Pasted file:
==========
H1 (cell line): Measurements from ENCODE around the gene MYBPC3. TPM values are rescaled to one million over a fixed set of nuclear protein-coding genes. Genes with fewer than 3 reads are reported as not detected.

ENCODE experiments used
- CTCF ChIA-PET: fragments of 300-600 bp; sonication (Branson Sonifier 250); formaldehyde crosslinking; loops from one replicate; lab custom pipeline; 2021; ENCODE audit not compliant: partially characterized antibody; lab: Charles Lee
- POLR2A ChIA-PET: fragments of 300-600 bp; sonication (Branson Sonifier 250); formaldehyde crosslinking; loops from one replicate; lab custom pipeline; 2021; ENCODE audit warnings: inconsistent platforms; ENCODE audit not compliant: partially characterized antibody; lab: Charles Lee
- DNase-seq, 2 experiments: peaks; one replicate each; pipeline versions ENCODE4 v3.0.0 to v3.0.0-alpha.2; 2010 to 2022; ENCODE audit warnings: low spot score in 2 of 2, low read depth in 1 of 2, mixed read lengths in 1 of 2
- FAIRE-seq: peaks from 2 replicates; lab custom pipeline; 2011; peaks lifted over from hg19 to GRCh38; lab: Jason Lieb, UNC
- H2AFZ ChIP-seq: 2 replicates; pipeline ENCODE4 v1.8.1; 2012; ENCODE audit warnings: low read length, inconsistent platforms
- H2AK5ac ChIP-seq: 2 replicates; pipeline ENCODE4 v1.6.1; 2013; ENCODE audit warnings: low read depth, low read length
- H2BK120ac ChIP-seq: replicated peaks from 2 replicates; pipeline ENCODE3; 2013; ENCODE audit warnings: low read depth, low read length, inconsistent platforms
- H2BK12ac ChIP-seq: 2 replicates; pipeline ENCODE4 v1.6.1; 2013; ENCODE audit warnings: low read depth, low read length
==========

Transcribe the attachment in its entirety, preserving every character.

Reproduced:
H1 (cell line): Measurements from ENCODE around the gene MYBPC3. TPM values are rescaled to one million over a fixed set of nuclear protein-coding genes. Genes with fewer than 3 reads are reported as not detected.

ENCODE experiments used
- CTCF ChIA-PET: fragments of 300-600 bp; sonication (Branson Sonifier 250); formaldehyde crosslinking; loops from one replicate; lab custom pipeline; 2021; ENCODE audit not compliant: partially characterized antibody; lab: Charles Lee
- POLR2A ChIA-PET: fragments of 300-600 bp; sonication (Branson Sonifier 250); formaldehyde crosslinking; loops from one replicate; lab custom pipeline; 2021; ENCODE audit warnings: inconsistent platforms; ENCODE audit not compliant: partially characterized antibody; lab: Charles Lee
- DNase-seq, 2 experiments: peaks; one replicate each; pipeline versions ENCODE4 v3.0.0 to v3.0.0-alpha.2; 2010 to 2022; ENCODE audit warnings: low spot score in 2 of 2, low read depth in 1 of 2, mixed read lengths in 1 of 2
- FAIRE-seq: peaks from 2 replicates; lab custom pipeline; 2011; peaks lifted over from hg19 to GRCh38; lab: Jason Lieb, UNC
- H2AFZ ChIP-seq: 2 replicates; pipeline ENCODE4 v1.8.1; 2012; ENCODE audit warnings: low read length, inconsistent platforms
- H2AK5ac ChIP-seq: 2 replicates; pipeline ENCODE4 v1.6.1; 2013; ENCODE audit warnings: low read depth, low read length
- H2BK120ac ChIP-seq: replicated peaks from 2 replicates; pipeline ENCODE3; 2013; ENCODE audit warnings: low read depth, low read length, inconsistent platforms
- H2BK12ac ChIP-seq: 2 replicates; pipeline ENCODE4 v1.6.1; 2013; ENCODE audit warnings: low read depth, low read length